Japan's Panasonic is forecasting a record annual net loss of $10.2 billion U.S. dollars in the year to March, joining beleaguered rivals Sony and Sharp in a sea of red ink. Matt Cowan reports.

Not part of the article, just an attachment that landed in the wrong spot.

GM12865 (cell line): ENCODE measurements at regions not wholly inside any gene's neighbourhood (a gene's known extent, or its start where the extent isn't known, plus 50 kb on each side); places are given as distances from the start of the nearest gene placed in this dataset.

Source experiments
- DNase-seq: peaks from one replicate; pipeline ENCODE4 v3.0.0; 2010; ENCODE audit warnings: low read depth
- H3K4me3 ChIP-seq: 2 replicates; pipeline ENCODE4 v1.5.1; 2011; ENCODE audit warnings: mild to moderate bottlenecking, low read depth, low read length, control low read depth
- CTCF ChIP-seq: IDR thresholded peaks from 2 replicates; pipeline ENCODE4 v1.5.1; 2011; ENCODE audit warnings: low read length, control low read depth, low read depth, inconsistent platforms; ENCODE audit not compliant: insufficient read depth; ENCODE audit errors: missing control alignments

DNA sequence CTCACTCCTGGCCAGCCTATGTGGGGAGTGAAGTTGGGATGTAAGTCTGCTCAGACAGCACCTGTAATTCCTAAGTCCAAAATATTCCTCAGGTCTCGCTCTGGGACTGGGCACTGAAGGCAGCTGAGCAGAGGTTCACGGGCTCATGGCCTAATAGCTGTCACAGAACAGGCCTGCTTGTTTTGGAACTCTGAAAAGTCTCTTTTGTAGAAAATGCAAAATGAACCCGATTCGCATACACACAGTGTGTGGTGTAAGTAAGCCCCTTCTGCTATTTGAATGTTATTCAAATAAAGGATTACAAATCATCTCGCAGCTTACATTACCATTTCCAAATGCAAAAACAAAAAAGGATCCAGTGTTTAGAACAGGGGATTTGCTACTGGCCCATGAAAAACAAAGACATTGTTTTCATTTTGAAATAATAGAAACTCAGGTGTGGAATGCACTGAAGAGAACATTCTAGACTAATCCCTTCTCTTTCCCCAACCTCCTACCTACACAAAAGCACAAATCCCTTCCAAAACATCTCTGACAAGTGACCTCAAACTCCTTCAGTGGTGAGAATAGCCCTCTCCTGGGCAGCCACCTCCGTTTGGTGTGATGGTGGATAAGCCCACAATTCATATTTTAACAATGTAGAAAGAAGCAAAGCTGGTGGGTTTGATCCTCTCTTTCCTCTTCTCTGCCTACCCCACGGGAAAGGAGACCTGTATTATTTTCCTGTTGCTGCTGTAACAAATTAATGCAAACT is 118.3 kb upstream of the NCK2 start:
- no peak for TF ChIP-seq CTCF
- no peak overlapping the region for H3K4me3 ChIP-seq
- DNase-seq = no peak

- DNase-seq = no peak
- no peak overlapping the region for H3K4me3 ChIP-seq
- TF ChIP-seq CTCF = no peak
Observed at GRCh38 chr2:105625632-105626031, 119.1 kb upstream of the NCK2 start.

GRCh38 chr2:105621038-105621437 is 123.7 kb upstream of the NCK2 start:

Japan's Panasonic is forecasting a record annual net loss of over $10 billion U.S. dollars for the year to March. The projection is well beyond previous expectations for a loss of around $6.2 billion. At a briefing in Tokyo, company president Fumio Ohtsubo says it was a difficult year on multiple fronts, including costly restructuring. SOUNDBITE: PANASONIC PRESIDENT FUMIO OHTSUBO SAYING (Japanese) : "In order to renew the business and rebuild our company we have taken reform that has caused pain. In addition to that there has been the effects of the earthquake, the floods and the strong yen which all came together to make these difficult results." The company also missed forecasts for the third quarter, tumbling to a loss of 2.6 billion dollars from a profit in the same quarter a year ago. It's in the process of cutting 17,000 jobs which should be completed by the end of March. Weak demand and a strong yen have also hit forecasts by Japanese competitors Sony and Sharp Ohtsubo gave no indication that Panasonic planned to ditch its struggling TV department but did note that there could be points to learn from its overseas rivals such as South Korea's Samsung. SOUNDBITE: PANASONIC PRESIDENT FUMIO OHTSUBO SAYING (Japanese) : "There are indeed a lot of things that can be learned from the Korean makers that we compete against, both on the technical side and the design side. But at the same time the exchange rate has had a very large influence on the market. These sort of factors have combined to bring our TV department to where it is now." Panasonic, which trimmed its forecast for the number of flat-screen TVs it will sell, does expect to make an operating profit for the year, though this is now seen at just $393 million dollars down from a previous estimate of $1.7 billion. Matt Cowan, Reuters